Nursing home company fined £ 90,000 after manager Hawarden’s elevator shaft fell

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A CARE hospitality company has been fined £ 90,000 after a woman was seriously injured falling into an elevator shaft.

Pearlcare Wellfield Limited last week denied four counts of alleged health and safety violations involving an elevator shaft in one of its care homes in Hawarden.

On Tuesday, a Mold Crown Court jury found the company guilty of all four counts.

Lorraine Carter was 60 when she was appointed director of Wellfield Care Home at Wood Lane in 2018.

Three days after being taken care of, she was alerted to a malfunction in the elevator in the house, which had not completely gone down to the ground floor.

After opening the door to the first-floor elevator using an emergency key, she fell into the cage shortly after and was seriously injured.

Reading her victim impact statement at the sentencing hearing on Wednesday, Ms. Carter said, “After nearly three years, I’ve improved dramatically, but I’m far from my old self.

“I will be eternally grateful to the surgeons at Stoke Hospital for replenishing me and all of the NHS care I have received.

“I am extremely lucky to survive this.”

She said the incident left her with lingering mobility and mental health issues, which she relied on her children and family to support.

During the trial, it was said that Ms Carter took the emergency elevator door unlock key from a shelf after being told by a member of house staff.

She told the court that she had not been trained in the use of the key.

James Michael Hill, prosecuting for the Flintshire Council, said: “We are saying that several people were put at risk of harm and the level of harm risked was in fact death.

“Someone falling up to 2.4 meters could clearly be killed.”

He added that he would not seek compensation as there are civil proceedings “pending” and the civil courts “will take this decision in due course”.

Mark Alexander Balysz, defending on behalf of Pearlcare, said: “The company has been doomed and accepts this belief – that it has failed to ensure the safety of employees and non-employees.”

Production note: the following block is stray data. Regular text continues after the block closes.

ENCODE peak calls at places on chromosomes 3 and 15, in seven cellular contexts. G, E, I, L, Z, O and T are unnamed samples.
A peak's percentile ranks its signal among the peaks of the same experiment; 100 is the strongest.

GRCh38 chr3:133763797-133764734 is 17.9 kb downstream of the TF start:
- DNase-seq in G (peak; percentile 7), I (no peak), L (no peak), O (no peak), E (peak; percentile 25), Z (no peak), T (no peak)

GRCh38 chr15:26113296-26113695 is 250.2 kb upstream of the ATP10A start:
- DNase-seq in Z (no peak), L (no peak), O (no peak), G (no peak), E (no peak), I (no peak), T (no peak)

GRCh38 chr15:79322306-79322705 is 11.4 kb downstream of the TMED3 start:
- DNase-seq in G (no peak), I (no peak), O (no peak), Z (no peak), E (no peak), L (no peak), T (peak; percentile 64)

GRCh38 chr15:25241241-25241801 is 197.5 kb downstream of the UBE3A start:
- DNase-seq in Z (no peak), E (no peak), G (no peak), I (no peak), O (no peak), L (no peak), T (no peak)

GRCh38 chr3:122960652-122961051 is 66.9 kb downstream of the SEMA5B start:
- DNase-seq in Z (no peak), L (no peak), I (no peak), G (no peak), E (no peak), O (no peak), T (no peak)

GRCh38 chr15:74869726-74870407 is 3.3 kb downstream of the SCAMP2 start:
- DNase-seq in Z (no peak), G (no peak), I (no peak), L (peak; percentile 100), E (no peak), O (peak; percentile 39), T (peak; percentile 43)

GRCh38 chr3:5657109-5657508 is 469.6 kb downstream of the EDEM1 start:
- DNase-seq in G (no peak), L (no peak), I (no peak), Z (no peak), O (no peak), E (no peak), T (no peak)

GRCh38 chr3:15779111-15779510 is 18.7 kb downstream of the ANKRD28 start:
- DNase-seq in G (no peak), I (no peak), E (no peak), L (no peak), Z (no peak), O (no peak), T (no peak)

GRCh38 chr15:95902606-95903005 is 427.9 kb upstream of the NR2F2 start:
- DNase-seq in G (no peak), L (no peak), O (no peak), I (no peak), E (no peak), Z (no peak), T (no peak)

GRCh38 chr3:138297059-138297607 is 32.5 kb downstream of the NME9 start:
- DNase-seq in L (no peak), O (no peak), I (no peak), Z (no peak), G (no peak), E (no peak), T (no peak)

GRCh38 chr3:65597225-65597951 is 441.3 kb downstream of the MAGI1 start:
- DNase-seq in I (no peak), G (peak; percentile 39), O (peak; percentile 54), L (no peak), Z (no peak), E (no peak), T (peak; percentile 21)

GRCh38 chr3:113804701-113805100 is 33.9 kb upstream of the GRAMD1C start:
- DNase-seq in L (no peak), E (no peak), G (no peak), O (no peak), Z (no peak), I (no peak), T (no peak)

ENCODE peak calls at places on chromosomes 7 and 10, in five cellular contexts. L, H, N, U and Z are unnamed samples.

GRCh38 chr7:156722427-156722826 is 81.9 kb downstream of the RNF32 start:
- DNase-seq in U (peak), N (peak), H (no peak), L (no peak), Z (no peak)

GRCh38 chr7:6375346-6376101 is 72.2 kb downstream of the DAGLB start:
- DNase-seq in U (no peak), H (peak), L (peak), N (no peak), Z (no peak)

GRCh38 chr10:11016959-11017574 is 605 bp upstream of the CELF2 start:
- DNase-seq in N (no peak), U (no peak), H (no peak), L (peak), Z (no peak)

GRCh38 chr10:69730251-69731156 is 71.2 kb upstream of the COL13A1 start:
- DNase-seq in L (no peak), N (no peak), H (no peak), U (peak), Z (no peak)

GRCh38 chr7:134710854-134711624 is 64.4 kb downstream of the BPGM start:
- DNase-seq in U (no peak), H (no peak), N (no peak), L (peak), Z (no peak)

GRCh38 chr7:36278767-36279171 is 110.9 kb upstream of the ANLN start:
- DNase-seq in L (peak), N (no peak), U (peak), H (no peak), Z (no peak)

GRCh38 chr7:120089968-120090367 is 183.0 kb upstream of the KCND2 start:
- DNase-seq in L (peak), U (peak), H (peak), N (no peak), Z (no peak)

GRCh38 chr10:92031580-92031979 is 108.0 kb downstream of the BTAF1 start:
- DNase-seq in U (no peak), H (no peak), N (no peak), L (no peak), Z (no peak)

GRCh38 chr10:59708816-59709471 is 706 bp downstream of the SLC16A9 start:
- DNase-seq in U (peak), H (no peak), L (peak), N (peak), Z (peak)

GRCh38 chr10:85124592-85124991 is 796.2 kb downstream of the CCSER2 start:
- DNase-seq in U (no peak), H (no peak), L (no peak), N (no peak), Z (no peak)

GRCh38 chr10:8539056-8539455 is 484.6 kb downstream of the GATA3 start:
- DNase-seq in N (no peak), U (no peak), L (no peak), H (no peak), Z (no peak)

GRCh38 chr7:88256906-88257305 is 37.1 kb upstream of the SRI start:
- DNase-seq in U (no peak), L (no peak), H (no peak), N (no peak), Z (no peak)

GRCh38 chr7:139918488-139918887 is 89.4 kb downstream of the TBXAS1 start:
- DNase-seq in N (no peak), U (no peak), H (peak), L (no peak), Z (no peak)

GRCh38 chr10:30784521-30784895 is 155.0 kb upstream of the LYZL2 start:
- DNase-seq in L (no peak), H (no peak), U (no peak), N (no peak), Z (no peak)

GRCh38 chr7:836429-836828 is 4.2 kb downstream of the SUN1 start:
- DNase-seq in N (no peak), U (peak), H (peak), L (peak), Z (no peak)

Justice Niclas Parry said: “The facts of this case serve to underscore the high standard imposed on corporations like the defendant corporation.

“In view of the evidence, the defendant company could, on the one hand, be criticized for not only having a trial, but for basing its defense on what was an assault on the personality of the unfortunate victim.”

The judge said Ms Carter had “without a doubt” acted in what she considered to be the best interests of the care home.

He continued, “Her conduct immediately afterwards was exemplary; not thinking of herself but of the immediate risk to others.

“Remarkably, she continued to give instructions from her position after the accident to protect others.

“The accident changed her life completely and it should, to varying degrees, remain the case.”

He said the care home had elevator systems in place, but they were “inadequate”.

Judge Parry has fined the company £ 90,000 on charges of failing to ensure the health and safety of employees, including Ms Carter.

He did not pronounce any separate sanction for the other three counts of which the company was convicted, stressing the principle of totality and the fact that all four counts stem from the same failure.

The judge also ordered the company to pay costs of £ 85,000 – the full sum to be paid within the next 18 months.

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